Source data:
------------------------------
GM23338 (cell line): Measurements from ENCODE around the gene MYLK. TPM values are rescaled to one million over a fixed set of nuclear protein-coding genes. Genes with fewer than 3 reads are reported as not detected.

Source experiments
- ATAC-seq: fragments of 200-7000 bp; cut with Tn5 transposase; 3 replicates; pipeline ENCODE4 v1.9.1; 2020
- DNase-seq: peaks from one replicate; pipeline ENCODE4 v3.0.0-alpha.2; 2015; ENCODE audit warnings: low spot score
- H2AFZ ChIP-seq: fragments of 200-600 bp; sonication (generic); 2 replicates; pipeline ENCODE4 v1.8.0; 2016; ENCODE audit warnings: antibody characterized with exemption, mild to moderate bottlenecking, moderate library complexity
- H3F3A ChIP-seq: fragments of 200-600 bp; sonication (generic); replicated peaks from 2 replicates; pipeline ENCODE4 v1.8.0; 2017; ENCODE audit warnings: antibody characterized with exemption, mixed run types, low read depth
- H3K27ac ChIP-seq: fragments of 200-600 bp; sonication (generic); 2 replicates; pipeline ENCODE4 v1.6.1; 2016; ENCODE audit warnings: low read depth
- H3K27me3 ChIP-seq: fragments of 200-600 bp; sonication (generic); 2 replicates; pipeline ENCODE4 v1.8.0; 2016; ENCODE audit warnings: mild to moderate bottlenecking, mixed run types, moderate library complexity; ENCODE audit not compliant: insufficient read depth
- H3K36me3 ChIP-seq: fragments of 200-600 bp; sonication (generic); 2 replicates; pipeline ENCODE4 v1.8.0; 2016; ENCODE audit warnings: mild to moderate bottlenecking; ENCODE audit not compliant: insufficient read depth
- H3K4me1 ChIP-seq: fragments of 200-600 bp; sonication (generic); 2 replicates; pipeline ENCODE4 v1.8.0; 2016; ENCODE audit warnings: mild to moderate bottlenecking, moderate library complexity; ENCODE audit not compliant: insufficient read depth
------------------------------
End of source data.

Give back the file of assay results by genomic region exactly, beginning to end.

GM23338 (cell line): Measurements from ENCODE around the gene MYLK. TPM values are rescaled to one million over a fixed set of nuclear protein-coding genes. Genes with fewer than 3 reads are reported as not detected.

Source experiments
- ATAC-seq: fragments of 200-7000 bp; cut with Tn5 transposase; 3 replicates; pipeline ENCODE4 v1.9.1; 2020
- DNase-seq: peaks from one replicate; pipeline ENCODE4 v3.0.0-alpha.2; 2015; ENCODE audit warnings: low spot score
- H2AFZ ChIP-seq: fragments of 200-600 bp; sonication (generic); 2 replicates; pipeline ENCODE4 v1.8.0; 2016; ENCODE audit warnings: antibody characterized with exemption, mild to moderate bottlenecking, moderate library complexity
- H3F3A ChIP-seq: fragments of 200-600 bp; sonication (generic); replicated peaks from 2 replicates; pipeline ENCODE4 v1.8.0; 2017; ENCODE audit warnings: antibody characterized with exemption, mixed run types, low read depth
- H3K27ac ChIP-seq: fragments of 200-600 bp; sonication (generic); 2 replicates; pipeline ENCODE4 v1.6.1; 2016; ENCODE audit warnings: low read depth
- H3K27me3 ChIP-seq: fragments of 200-600 bp; sonication (generic); 2 replicates; pipeline ENCODE4 v1.8.0; 2016; ENCODE audit warnings: mild to moderate bottlenecking, mixed run types, moderate library complexity; ENCODE audit not compliant: insufficient read depth
- H3K36me3 ChIP-seq: fragments of 200-600 bp; sonication (generic); 2 replicates; pipeline ENCODE4 v1.8.0; 2016; ENCODE audit warnings: mild to moderate bottlenecking; ENCODE audit not compliant: insufficient read depth
- H3K4me1 ChIP-seq: fragments of 200-600 bp; sonication (generic); 2 replicates; pipeline ENCODE4 v1.8.0; 2016; ENCODE audit warnings: mild to moderate bottlenecking, moderate library complexity; ENCODE audit not compliant: insufficient read depth